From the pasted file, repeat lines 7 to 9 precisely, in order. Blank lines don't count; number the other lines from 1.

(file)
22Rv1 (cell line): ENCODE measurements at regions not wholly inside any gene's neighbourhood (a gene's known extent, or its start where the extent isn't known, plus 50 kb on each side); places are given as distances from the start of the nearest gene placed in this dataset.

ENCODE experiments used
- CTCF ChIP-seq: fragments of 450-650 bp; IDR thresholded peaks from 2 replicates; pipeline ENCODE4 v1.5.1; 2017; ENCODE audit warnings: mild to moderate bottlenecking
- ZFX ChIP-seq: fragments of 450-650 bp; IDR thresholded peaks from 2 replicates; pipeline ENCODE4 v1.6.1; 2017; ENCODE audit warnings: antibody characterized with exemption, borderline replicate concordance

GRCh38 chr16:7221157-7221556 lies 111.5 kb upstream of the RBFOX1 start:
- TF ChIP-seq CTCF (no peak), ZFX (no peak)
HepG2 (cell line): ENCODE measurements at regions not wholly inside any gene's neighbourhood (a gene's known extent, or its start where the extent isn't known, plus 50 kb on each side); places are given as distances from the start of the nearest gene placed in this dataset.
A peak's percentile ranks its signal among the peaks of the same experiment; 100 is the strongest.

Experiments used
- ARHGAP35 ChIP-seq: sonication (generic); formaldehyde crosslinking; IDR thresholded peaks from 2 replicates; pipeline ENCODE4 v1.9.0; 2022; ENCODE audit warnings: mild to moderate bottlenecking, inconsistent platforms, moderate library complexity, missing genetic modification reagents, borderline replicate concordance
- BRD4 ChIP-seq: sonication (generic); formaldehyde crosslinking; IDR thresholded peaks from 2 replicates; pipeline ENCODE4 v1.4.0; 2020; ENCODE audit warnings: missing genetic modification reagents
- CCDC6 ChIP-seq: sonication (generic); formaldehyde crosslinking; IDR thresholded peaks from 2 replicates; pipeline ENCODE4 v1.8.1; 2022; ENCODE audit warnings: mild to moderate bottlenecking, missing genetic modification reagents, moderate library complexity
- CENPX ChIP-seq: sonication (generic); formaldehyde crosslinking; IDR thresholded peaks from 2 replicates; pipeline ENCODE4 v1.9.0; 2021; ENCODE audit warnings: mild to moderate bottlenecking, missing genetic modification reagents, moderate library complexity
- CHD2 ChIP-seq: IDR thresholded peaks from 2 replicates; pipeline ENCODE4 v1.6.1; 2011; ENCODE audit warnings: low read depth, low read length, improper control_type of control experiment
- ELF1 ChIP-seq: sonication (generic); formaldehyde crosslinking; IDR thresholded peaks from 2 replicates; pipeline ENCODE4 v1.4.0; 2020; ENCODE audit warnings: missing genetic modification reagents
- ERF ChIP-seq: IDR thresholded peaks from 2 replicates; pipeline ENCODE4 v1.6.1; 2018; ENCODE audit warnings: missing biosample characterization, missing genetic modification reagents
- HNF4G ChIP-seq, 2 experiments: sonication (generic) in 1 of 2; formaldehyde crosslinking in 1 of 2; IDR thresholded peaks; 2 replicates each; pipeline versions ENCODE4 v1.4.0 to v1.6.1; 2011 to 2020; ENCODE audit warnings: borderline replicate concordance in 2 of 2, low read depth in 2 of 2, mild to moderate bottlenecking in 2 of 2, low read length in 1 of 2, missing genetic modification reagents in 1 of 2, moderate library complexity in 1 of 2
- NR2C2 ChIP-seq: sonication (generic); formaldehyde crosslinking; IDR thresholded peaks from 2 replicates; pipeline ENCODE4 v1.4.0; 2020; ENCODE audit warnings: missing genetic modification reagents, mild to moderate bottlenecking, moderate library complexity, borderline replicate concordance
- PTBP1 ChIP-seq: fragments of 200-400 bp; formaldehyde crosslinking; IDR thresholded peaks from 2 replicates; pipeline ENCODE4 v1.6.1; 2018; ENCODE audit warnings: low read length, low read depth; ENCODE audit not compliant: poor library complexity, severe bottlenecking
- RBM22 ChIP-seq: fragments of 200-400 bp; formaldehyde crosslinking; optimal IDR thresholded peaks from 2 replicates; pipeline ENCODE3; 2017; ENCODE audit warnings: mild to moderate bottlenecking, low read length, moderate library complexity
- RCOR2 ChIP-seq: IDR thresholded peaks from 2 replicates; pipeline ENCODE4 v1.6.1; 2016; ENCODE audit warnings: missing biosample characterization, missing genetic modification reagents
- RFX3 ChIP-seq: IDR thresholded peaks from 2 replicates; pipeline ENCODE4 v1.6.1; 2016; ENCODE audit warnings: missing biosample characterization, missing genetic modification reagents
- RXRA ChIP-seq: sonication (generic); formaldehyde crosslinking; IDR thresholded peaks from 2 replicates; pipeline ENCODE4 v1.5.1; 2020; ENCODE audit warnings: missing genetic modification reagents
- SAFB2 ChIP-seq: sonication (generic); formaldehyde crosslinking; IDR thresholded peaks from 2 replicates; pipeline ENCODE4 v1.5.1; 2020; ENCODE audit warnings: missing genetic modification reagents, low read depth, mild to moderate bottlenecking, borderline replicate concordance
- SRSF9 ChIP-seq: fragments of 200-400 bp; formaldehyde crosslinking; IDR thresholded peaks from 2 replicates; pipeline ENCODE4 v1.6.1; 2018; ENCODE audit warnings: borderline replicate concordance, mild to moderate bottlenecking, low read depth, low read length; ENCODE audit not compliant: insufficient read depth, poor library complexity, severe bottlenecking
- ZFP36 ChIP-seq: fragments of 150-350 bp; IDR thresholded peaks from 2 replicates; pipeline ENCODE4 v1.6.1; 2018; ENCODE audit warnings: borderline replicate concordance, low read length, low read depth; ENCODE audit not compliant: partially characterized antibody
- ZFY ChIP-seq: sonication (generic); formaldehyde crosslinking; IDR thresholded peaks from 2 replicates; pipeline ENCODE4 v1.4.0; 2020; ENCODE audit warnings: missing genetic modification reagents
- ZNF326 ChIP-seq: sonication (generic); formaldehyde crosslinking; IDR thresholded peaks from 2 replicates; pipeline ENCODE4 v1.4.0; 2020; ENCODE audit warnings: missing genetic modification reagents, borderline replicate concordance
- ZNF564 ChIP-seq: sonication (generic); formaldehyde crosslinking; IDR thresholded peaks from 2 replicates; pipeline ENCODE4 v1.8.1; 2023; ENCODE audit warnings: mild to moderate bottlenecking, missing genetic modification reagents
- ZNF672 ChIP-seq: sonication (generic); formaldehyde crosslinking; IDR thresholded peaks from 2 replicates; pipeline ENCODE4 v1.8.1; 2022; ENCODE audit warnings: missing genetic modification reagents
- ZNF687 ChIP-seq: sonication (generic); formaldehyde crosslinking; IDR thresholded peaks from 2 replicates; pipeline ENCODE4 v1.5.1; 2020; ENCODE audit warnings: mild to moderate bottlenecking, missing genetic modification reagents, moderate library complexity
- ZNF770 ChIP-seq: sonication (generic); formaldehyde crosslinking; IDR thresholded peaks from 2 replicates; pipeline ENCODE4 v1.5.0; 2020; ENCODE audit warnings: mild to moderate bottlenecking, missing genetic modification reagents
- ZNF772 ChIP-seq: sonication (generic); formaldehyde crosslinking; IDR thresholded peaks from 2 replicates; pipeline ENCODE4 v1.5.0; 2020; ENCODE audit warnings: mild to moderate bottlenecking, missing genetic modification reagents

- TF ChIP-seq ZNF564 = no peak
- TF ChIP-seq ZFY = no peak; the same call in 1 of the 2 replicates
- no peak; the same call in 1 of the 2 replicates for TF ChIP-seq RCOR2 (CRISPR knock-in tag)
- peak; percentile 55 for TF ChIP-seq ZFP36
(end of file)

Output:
HepG2 (cell line): ENCODE measurements at regions not wholly inside any gene's neighbourhood (a gene's known extent, or its start where the extent isn't known, plus 50 kb on each side); places are given as distances from the start of the nearest gene placed in this dataset.
A peak's percentile ranks its signal among the peaks of the same experiment; 100 is the strongest.

Experiments used